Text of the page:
Northern Elephant Seal (Mirounga angustirostris)


Class: Mammalia
Order: Carnivora Suborder: Pinnipedia
Family:    Phocidae
Size:    Length: 10 to 14 feet (3 to 4.26 m)
Weight: 2,000 to 5,000 pounds (907 to 2268 kg)
Diet: Many different kinds of fish, including squid, octopus, eel and even small sharks
Distribution: Pacific Ocean along the North American coast
Young:  1 pup, once per year
Animal Predators:  Killer whales and great white sharks
IUCN Status: No special status
Terms: Male: Bull  Female: Cow  Young: Pup
Lifespan: Average 14 years



·         The northern elephant seal is the second largest seal in the world—only the southern elephant seal is larger.

·         Approximately two-thirds of males never get the chance to breed.

·         The northern elephant seal’s milk is richer in fat (54.5 percent) than any other mammal.

·         Female elephant seals who have lost their own pups sometimes adopt orphaned pups.

·         Bull elephant seals fast during breeding season, and may lose up to one-half of their body weight.



It is easy to distinguish elephant seal males from females—males have an elongated nose that resembles an elephant’s trunk. Elephant seals are large seals, and move awkwardly on land. Males are much larger and darker than females. They use their hind flippers to swim. Their front flippers are relatively small and have flexible digits that they use for scratching and for scooping sand over their body. 



Northern elephant seals live in the coastal waters of the Pacific Ocean from British Columbia to Mexico, but they mostly breed along the coast of California. They haul up on deserted islands or remote beaches along the mainland. 


Feeding Habits

Elephant seals have sharp canine teeth and eat many different kinds of fish, including squid, octopus, eels and even small sharks. Northern elephant seals do not eat during the breeding season, losing as much as 10 to 15 pounds (4.5 to 7 kg) per day.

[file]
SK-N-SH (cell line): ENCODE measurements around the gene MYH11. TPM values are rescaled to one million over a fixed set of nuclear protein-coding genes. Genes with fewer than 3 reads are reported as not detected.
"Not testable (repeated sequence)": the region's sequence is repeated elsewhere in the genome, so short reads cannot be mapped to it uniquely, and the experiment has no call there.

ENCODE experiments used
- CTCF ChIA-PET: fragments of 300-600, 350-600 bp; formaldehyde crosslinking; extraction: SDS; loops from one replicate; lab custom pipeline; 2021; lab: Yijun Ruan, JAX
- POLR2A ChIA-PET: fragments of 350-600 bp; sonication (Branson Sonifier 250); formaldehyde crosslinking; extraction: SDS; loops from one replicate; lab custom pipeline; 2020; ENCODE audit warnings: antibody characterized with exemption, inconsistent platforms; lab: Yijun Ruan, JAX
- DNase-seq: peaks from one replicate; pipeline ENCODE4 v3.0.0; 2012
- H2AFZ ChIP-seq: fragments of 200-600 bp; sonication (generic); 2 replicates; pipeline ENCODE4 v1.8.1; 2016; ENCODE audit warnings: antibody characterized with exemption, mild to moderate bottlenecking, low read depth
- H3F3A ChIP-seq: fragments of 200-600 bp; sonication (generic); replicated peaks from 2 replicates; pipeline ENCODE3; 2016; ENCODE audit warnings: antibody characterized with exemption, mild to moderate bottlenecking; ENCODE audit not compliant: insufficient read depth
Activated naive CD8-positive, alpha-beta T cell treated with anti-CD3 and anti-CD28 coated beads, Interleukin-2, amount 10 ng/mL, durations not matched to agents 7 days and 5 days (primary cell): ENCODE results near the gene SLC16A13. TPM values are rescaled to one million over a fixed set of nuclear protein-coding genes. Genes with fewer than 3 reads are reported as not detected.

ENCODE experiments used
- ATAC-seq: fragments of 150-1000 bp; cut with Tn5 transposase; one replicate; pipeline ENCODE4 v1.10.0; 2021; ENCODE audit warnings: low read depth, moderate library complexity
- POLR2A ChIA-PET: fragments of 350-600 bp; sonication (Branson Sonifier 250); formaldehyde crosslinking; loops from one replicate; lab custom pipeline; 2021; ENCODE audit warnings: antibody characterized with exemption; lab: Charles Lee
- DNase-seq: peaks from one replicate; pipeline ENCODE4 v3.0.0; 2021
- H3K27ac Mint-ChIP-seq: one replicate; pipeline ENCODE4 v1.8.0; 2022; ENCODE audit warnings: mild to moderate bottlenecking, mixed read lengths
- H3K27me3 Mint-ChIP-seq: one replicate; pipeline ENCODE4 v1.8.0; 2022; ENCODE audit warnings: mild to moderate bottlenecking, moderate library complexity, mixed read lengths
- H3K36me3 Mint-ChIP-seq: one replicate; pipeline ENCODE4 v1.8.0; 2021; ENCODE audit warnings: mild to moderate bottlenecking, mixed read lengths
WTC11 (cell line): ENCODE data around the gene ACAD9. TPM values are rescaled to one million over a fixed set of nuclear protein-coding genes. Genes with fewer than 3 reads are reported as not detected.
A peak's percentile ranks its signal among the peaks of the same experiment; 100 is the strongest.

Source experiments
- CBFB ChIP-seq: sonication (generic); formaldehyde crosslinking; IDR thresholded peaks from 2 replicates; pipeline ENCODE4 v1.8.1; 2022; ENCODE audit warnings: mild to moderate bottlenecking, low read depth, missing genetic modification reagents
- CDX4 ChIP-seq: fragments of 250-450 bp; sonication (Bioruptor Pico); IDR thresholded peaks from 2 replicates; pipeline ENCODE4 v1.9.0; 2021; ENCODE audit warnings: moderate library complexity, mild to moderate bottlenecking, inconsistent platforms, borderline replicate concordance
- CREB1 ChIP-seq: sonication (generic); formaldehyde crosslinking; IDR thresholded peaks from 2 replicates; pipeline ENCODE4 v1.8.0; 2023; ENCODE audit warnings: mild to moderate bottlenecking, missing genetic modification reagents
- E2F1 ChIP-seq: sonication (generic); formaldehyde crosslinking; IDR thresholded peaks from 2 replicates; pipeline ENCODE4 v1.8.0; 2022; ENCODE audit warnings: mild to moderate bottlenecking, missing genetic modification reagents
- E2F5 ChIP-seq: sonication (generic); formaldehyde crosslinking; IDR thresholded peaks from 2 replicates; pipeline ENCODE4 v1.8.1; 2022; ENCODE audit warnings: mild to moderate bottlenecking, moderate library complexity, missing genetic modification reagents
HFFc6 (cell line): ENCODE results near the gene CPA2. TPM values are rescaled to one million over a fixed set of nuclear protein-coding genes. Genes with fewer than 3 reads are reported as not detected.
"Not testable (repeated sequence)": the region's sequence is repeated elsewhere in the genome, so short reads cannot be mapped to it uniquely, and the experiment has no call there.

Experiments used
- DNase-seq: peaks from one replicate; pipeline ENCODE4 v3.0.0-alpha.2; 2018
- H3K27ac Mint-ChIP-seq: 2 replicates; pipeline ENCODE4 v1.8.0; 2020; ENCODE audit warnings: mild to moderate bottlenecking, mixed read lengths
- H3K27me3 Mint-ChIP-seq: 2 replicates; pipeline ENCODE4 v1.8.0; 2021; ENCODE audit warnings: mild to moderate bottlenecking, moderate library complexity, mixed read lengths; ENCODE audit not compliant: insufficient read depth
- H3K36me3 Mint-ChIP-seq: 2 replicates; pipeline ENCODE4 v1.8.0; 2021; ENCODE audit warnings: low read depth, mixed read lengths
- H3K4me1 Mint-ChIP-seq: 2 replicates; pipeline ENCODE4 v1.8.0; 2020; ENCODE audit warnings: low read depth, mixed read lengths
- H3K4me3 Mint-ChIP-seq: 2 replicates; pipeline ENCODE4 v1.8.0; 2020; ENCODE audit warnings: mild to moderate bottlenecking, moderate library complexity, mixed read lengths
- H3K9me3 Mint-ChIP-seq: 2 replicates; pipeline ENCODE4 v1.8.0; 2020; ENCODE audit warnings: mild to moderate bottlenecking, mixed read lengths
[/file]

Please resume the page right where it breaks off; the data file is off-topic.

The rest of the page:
Mating season begins in December, when the males arrive at the breeding grounds. They fight to establish territories, and then wait for the females to arrive. One male may enjoy a harem of up to 40 females, while others—up to one third of the males—do not get the chance to mate at all. The females give birth a few days after arriving on the beach, following an 11-month pregnancy. The dark brown or black-furred baby weighs 65 to 75 pounds (29 to 34 kg) at birth and is nursed for approximately one month. The pup gains 10 pounds (4.5 kg) per day, drinking its mother’s rich, fat milk. Just before the pup is weaned, the female mates with a dominant male. When the baby is fully weaned, she returns to sea, leaving it behind. The pup moults at about that time, shedding its black coat for a silver gray coat. Weighing approximately 400 pounds (181 kg) by the time they are weaned, pups stay on the beach where they were born, living in groups with other pups. They spend their time entering the water to perfect their swimming and hunting abilities. Their mothers return in spring, when it is time for them to moult. Afterwards, the females and their youngsters head out to sea. Male elephant seals begin to develop their enlarged nose when they reach maturity, sometime from three to five years of age. The nose is fully developed by nine years. 



Both males and females spend most of their time at sea, but come ashore during breeding season, and also when it is time to moult their skin. Females and their offspring are the first to moult, in late spring, while young males moult from May to June and adult males moult during July and August. They arrive on deserted beaches and lie down, one next to another, as their skin and fur moult away. They usually lie in muddy water to keep cool. Once they have completed their moult, during which they shed their entire outer layer of skin, leaving the pieces on the beach, the seals return to the water until breeding season, which begins in December. They can remain underwater for up to 80 minutes and dive as deep as 4,000 feet (1,219 m), deeper than any other seal.



In the 1800s, elephant seals were killed in large numbers for their blubber, which was made into lamp oil. Entire herds were quickly slaughtered when they arrived on land for moulting or breeding seasons, because of their slow movement on land. In the 1860s, kerosene was invented and had become a popular alternative fuel, but it appeared to be too late, as by the late 1800s, elephant seals were believed to be extinct. In 1892, a hunting party looking for fur seals came across a handful of elephant seals on Guadalupe Island. The hunters killed almost all of them to study them, further endangering their survival, but miraculously, in 1911, approximately 100 were found on that same island, and the Mexican government immediately passed a law partially protecting them. In 1922, they went a step further and passed a law to fully protect the elephant seals from hunting or harassment.



Elephant Seal Wildlife Fact File, IM Pub, US